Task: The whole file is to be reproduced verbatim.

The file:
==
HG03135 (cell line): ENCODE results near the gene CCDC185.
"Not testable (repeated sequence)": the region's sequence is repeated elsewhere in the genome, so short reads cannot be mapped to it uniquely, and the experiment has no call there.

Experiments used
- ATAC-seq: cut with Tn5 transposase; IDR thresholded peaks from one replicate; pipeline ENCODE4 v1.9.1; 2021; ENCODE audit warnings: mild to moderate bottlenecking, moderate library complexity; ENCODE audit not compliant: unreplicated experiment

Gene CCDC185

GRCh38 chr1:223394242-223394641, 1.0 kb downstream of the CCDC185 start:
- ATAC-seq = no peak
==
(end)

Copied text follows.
HG03135 (cell line): ENCODE results near the gene CCDC185.
"Not testable (repeated sequence)": the region's sequence is repeated elsewhere in the genome, so short reads cannot be mapped to it uniquely, and the experiment has no call there.

Experiments used
- ATAC-seq: cut with Tn5 transposase; IDR thresholded peaks from one replicate; pipeline ENCODE4 v1.9.1; 2021; ENCODE audit warnings: mild to moderate bottlenecking, moderate library complexity; ENCODE audit not compliant: unreplicated experiment

Gene CCDC185

GRCh38 chr1:223394242-223394641, 1.0 kb downstream of the CCDC185 start:
- ATAC-seq = no peak